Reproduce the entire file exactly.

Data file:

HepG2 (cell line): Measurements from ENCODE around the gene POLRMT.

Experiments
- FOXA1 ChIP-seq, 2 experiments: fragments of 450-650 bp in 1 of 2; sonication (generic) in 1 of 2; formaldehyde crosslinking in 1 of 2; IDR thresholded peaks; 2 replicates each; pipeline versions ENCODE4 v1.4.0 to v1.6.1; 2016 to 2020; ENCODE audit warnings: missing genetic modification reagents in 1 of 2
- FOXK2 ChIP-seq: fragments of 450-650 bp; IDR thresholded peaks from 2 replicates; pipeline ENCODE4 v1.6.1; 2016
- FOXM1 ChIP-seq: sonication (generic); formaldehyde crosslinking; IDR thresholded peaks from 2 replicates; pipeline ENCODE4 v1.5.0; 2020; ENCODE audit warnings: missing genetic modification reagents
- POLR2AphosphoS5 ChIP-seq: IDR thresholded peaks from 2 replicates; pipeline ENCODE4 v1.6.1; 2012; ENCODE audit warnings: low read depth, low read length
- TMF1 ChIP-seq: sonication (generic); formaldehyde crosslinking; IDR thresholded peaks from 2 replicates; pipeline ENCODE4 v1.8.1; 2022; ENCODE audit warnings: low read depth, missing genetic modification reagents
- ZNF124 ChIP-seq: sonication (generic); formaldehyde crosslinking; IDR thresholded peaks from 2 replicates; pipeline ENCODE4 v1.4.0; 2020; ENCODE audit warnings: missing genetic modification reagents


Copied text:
HepG2 (cell line): Measurements from ENCODE around the gene POLRMT.

Experiments
- FOXA1 ChIP-seq, 2 experiments: fragments of 450-650 bp in 1 of 2; sonication (generic) in 1 of 2; formaldehyde crosslinking in 1 of 2; IDR thresholded peaks; 2 replicates each; pipeline versions ENCODE4 v1.4.0 to v1.6.1; 2016 to 2020; ENCODE audit warnings: missing genetic modification reagents in 1 of 2
- FOXK2 ChIP-seq: fragments of 450-650 bp; IDR thresholded peaks from 2 replicates; pipeline ENCODE4 v1.6.1; 2016
- FOXM1 ChIP-seq: sonication (generic); formaldehyde crosslinking; IDR thresholded peaks from 2 replicates; pipeline ENCODE4 v1.5.0; 2020; ENCODE audit warnings: missing genetic modification reagents
- POLR2AphosphoS5 ChIP-seq: IDR thresholded peaks from 2 replicates; pipeline ENCODE4 v1.6.1; 2012; ENCODE audit warnings: low read depth, low read length
- TMF1 ChIP-seq: sonication (generic); formaldehyde crosslinking; IDR thresholded peaks from 2 replicates; pipeline ENCODE4 v1.8.1; 2022; ENCODE audit warnings: low read depth, missing genetic modification reagents
- ZNF124 ChIP-seq: sonication (generic); formaldehyde crosslinking; IDR thresholded peaks from 2 replicates; pipeline ENCODE4 v1.4.0; 2020; ENCODE audit warnings: missing genetic modification reagents